There is not one group of people that tartan is not advertised to. L.L Bean, the nerdy parent store, sells plaid shirts by the thousands. Forever 21 and H&M sell it to the youngins. Even obnoxiously expensive companies like Burberry and Chanel sell plaid to its obnoxiously rich customers.

The question that is banging its head against the wall, wanting so desperately to be asked, is why? What is it about flannel and plaid that everyone loves? Why is everyone going loony over this specific geometric pattern?

The answer may never be learned, but we can still investigate why the world is doused in plaid (and we will).

There are several clumps of people who started this flannel-fever, and it actually wasn’t the hipsters that did it first. Scotland in particular can be accredited for tartan. Way back when, before the mid-1800’s, tartans were crafted by local weavers and could be used to identify towns and general regions of people. This is partially because the dyes would have to be local, and partially because tastes and styles would differ from town to town. Though it is definitely rude in 2015, sometimes we can see people and identify where they are from based off of their style– for instance, if someone is wearing an organically-dyed maxi skirt and Birkenstocks, they are probably from Shepherdstown. When people wear denim shirts on top of blue jeans, they are trying to tell you that they are from Canada and the people who wear leather hats are almost always from your local Harley Davidson store.


After the 1850’s, there were more machines and available materials, such as dyes and fabrics. It was much easier for weavers to make family-specific tartans, and so many families had patterns unique to their family. If someone from nineteenth century Scotland were to time-travel to today’s time, they might start giving everyone hugs. For all they know, you’re their brother from another mother.

Another group of people who are strongly associated with plaid are the lumberjacks. Go ahead, search ‘lumberjack’ in your Google search bar. Every image is of a ripped hipster, complete with a pair of suspenders and a beanie and a beard and, most vital to the success of this paragraph, they are all wearing flannels! Part of the reason that the lumberjacks loved their flannels (and probably why so many people have become attached to their plaid shirts) is because of the comfiness factor. Lumberjacks would often live a migrational life, traveling from place to place and chopping down trees where they could find them. This meant that they had a rough time finding someone to love on them in the colder months. For this reason and this reason only– the lack of a lover’s warmth– lumberjacks would want to stay warm, and would use this blend of geometrically-woven cotton to do so. Maybe this is why everyone is wearing flannel all of a sudden– because they are single and therefore rendered perpetually cold.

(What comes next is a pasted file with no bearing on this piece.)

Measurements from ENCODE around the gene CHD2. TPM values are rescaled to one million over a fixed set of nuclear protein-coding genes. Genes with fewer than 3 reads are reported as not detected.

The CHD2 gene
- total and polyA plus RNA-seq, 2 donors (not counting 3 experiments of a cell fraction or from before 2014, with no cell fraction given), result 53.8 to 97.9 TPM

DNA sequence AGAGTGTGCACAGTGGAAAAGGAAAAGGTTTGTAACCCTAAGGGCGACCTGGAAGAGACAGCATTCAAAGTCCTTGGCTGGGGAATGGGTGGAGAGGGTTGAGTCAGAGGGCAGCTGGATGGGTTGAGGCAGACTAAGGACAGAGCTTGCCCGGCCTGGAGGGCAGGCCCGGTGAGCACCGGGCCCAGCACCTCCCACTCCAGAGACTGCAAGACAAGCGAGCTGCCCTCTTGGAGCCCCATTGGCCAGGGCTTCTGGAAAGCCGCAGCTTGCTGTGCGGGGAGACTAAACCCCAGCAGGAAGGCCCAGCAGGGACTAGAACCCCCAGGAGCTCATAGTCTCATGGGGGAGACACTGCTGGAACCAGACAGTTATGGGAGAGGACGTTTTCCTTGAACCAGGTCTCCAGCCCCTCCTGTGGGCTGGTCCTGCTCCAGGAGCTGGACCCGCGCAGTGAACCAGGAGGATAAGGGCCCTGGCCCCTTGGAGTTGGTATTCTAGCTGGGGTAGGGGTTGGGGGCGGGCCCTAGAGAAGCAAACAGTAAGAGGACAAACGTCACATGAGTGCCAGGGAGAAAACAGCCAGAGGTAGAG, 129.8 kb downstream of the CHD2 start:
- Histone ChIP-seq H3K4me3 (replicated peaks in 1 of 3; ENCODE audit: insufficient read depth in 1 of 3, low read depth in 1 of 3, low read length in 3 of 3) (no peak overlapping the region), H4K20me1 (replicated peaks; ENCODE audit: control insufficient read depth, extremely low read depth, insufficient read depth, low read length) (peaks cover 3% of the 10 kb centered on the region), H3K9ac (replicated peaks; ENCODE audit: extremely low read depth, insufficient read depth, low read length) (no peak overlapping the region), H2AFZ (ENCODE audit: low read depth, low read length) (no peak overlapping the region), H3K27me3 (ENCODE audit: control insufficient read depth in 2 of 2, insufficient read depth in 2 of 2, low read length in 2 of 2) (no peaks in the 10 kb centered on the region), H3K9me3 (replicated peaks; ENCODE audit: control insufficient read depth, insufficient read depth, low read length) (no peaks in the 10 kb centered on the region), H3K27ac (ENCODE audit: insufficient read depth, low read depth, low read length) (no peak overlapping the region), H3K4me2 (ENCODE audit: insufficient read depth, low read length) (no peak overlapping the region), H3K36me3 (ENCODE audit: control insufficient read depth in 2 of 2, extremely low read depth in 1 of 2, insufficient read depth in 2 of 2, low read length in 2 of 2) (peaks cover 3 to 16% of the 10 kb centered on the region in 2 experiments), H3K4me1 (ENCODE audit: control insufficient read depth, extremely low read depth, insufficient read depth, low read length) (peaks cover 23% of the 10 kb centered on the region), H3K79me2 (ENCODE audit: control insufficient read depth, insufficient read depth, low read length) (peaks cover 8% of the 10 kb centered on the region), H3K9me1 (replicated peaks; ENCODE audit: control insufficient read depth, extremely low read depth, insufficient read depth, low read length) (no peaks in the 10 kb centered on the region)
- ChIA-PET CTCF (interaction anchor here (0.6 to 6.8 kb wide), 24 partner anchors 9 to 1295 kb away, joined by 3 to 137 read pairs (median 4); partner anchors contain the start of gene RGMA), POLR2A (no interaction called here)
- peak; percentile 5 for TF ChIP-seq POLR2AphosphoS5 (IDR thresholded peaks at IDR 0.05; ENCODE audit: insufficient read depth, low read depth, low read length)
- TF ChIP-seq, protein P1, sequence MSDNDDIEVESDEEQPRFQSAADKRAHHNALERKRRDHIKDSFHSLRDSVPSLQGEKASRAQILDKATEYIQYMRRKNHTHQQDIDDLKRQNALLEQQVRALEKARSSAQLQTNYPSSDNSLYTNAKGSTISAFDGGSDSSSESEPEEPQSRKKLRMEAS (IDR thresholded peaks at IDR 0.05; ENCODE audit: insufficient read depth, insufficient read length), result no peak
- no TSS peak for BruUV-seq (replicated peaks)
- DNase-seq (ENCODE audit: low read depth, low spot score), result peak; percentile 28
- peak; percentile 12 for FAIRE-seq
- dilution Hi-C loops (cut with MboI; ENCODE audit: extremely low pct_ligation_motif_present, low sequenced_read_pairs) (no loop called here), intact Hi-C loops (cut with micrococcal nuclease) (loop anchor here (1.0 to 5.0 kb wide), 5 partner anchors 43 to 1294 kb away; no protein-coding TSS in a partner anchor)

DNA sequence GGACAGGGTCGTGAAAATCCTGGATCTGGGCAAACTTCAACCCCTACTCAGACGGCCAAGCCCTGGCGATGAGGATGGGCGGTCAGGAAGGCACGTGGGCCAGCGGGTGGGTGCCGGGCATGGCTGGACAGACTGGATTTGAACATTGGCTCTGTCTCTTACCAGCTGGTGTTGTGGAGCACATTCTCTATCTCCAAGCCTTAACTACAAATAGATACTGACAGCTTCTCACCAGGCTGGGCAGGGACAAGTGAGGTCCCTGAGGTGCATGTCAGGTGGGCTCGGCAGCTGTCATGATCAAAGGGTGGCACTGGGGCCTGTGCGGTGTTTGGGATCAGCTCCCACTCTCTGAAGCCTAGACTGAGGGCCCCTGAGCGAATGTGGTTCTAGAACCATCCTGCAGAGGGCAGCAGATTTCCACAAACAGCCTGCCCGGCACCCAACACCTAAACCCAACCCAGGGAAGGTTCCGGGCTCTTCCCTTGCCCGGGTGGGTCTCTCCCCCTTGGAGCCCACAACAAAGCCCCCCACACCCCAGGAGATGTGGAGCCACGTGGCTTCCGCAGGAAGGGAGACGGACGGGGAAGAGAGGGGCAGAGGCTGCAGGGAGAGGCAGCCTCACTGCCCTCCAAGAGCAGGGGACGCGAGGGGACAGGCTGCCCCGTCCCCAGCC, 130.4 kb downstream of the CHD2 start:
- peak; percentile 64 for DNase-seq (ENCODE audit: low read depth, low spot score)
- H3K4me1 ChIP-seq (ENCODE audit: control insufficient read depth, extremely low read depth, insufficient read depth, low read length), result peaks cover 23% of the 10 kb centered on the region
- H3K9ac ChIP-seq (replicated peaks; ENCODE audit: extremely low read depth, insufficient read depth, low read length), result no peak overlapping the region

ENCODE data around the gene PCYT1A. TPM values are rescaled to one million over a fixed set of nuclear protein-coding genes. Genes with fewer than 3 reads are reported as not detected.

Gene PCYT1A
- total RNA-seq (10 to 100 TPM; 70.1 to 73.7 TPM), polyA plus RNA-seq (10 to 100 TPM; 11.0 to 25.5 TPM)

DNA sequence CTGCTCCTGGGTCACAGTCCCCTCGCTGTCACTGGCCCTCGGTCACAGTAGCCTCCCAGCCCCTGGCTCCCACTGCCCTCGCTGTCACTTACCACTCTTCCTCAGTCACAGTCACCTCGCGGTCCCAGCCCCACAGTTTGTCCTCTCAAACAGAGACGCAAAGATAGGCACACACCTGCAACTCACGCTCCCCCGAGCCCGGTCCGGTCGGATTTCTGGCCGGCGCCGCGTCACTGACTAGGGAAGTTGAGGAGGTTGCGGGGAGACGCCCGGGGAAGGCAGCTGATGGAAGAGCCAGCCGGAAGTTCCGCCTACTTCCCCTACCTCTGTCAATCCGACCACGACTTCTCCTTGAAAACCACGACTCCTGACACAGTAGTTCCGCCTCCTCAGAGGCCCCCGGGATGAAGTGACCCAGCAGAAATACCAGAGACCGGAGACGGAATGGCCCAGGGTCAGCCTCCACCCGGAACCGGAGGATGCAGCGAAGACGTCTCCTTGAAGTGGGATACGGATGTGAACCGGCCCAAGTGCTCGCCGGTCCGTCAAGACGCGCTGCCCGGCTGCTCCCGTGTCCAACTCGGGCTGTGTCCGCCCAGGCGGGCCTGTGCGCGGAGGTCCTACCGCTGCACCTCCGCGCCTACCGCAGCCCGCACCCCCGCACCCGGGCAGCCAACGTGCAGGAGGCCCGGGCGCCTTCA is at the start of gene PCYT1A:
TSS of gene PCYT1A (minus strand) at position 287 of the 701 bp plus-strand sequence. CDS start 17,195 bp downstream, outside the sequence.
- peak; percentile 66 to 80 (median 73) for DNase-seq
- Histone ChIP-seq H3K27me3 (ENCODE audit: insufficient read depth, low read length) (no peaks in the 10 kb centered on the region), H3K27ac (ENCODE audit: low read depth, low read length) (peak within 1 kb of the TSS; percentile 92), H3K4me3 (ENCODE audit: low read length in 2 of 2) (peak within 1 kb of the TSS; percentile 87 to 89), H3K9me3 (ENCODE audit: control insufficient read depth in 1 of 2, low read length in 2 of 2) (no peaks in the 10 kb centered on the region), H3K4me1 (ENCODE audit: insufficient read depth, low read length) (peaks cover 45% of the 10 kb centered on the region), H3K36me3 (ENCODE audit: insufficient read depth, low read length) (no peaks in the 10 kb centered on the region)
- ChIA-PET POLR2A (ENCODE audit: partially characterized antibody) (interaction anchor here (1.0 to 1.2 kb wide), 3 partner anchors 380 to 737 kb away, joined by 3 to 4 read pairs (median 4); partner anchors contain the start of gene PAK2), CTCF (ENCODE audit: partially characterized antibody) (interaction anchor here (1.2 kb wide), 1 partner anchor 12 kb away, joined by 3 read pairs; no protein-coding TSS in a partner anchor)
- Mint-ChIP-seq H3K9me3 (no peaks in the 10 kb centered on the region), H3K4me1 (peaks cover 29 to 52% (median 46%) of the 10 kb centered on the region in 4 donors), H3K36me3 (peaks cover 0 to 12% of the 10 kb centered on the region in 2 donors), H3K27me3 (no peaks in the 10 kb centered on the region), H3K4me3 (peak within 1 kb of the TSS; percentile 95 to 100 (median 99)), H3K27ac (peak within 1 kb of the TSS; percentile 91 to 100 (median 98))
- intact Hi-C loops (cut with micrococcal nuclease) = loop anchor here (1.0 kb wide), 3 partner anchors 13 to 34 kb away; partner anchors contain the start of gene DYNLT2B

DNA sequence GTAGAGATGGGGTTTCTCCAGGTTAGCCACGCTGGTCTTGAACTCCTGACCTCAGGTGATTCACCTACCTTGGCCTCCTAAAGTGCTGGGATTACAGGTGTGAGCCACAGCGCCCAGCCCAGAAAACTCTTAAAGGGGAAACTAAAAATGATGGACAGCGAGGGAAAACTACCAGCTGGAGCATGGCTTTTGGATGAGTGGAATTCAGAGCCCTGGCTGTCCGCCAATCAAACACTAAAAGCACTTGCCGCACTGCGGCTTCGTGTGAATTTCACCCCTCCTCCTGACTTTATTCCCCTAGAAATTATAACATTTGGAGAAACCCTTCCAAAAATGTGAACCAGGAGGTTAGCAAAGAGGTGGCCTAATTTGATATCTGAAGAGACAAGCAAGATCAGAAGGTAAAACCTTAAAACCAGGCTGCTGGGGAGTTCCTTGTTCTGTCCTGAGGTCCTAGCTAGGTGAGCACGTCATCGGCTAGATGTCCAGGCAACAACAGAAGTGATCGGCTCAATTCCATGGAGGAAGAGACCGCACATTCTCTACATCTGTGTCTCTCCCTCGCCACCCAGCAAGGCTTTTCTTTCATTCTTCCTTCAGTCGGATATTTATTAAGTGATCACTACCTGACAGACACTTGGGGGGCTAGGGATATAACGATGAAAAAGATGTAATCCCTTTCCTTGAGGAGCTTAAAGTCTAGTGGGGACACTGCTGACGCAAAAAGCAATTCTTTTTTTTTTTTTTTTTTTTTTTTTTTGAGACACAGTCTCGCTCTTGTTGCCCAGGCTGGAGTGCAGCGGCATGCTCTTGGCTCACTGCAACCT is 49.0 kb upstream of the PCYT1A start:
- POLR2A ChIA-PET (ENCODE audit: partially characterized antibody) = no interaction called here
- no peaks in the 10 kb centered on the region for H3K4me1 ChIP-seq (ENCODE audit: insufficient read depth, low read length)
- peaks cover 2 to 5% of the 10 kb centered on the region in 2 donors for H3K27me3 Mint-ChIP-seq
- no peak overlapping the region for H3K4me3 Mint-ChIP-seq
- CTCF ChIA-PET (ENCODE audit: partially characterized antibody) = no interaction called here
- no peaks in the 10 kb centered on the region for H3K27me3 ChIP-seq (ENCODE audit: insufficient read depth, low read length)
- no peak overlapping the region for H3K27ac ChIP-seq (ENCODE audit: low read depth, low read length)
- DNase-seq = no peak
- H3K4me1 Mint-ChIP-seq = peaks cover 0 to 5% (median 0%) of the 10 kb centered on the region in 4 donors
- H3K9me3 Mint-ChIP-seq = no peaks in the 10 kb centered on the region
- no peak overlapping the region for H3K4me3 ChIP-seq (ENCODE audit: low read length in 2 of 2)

A lot of people believe that those with symmetrical faces are more beautiful than people with regular faces, and this has been tested with science. According to a study by Anthony C. Little, Benedict C. Jones, and Lisa M. DeBruine on facial attractiveness, humans tend to lean towards people who have symmetry in their face due to Evolutionary Advantage. In essence, this means that we find will typically find someone who has eyes that are evenly lined up more delightful to look at compared to someone with eyeballs all over their face in uneven proportion because subconsciously, we see that person as a potential mate and we want our potential children to be perfect. At this point, you may be wondering what this has to do with plaid. I’m not so sure anymore. But, I think that one reason plaid might be coming back in such a big way is because it tends to be symmetrical. We like plaid because it is a good potential mate.

Whether people are wearing plaid to look like another Kardashian or because they liked it before it was cool, plaid is here to stay. The Scottish started it, the lumberjacks perpetuated it, and Beyoncé probably wore it better.  If you are a lover of plaid, you’re in luck! Plaid is here to stay, unless we make something else popular– something weirder than lumberjack-chic. Maybe plumber-chic? We can all have plumber’s cracks. It’s a real cute idea.

Amelia Lowry is a Sophomore at Barbara Ingram

Posted in Culture

One Emo’s Call for a More Pronounced Thanksgiving Season

By Amelia Lowry 

It’s not about liking the holiday as much as it is about hating Christmas.

“Dad, I’m hungry,” you whine from the passenger seat of his station wagon.

“Hi, Hungry, I’m Dad,” he says, and then chuckles.